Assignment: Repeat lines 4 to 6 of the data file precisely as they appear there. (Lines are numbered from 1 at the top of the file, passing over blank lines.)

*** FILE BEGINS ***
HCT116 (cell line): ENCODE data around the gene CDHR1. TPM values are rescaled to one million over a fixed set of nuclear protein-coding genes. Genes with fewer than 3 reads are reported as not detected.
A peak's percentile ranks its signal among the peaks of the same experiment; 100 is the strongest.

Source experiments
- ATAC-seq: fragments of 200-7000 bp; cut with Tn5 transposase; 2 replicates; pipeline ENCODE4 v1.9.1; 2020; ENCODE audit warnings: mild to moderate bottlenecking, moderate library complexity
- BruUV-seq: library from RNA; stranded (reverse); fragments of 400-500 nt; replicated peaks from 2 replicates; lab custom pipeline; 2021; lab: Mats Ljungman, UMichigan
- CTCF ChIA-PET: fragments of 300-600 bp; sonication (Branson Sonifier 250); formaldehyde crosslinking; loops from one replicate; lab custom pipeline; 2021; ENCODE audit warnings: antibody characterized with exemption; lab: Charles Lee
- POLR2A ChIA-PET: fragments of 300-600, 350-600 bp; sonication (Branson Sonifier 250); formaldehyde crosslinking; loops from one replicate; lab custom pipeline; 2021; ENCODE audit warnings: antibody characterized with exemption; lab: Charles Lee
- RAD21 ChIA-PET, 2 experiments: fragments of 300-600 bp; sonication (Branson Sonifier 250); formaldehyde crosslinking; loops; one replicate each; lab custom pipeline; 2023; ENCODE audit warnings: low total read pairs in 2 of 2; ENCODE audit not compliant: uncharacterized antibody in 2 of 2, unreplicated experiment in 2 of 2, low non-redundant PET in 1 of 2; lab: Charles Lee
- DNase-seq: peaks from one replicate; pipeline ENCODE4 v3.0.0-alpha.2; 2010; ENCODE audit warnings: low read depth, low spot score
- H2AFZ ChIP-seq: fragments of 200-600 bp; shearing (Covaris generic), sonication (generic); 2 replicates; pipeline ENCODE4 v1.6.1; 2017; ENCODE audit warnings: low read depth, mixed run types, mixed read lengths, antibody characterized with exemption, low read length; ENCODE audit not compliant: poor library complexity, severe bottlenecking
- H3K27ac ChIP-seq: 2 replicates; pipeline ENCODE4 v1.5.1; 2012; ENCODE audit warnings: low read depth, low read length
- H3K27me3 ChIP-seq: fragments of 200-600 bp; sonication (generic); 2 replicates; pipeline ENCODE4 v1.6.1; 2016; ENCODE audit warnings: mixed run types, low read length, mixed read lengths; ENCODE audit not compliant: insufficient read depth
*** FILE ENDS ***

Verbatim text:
- ATAC-seq: fragments of 200-7000 bp; cut with Tn5 transposase; 2 replicates; pipeline ENCODE4 v1.9.1; 2020; ENCODE audit warnings: mild to moderate bottlenecking, moderate library complexity
- BruUV-seq: library from RNA; stranded (reverse); fragments of 400-500 nt; replicated peaks from 2 replicates; lab custom pipeline; 2021; lab: Mats Ljungman, UMichigan
- CTCF ChIA-PET: fragments of 300-600 bp; sonication (Branson Sonifier 250); formaldehyde crosslinking; loops from one replicate; lab custom pipeline; 2021; ENCODE audit warnings: antibody characterized with exemption; lab: Charles Lee